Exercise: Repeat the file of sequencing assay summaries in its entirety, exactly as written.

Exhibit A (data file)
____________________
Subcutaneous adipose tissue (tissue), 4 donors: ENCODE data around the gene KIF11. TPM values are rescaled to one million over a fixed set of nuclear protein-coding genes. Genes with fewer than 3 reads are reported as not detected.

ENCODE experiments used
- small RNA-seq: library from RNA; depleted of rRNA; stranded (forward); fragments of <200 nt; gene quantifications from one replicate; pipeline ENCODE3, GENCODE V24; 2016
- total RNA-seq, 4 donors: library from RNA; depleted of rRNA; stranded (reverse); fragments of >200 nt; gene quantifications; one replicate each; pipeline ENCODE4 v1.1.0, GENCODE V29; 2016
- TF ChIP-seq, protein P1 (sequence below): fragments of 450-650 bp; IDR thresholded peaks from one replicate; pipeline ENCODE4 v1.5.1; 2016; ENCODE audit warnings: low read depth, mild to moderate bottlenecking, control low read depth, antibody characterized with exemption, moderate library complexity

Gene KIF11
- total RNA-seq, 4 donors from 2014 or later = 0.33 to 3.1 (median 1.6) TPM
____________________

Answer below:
Subcutaneous adipose tissue (tissue), 4 donors: ENCODE data around the gene KIF11. TPM values are rescaled to one million over a fixed set of nuclear protein-coding genes. Genes with fewer than 3 reads are reported as not detected.

ENCODE experiments used
- small RNA-seq: library from RNA; depleted of rRNA; stranded (forward); fragments of <200 nt; gene quantifications from one replicate; pipeline ENCODE3, GENCODE V24; 2016
- total RNA-seq, 4 donors: library from RNA; depleted of rRNA; stranded (reverse); fragments of >200 nt; gene quantifications; one replicate each; pipeline ENCODE4 v1.1.0, GENCODE V29; 2016
- TF ChIP-seq, protein P1 (sequence below): fragments of 450-650 bp; IDR thresholded peaks from one replicate; pipeline ENCODE4 v1.5.1; 2016; ENCODE audit warnings: low read depth, mild to moderate bottlenecking, control low read depth, antibody characterized with exemption, moderate library complexity

Gene KIF11
- total RNA-seq, 4 donors from 2014 or later = 0.33 to 3.1 (median 1.6) TPM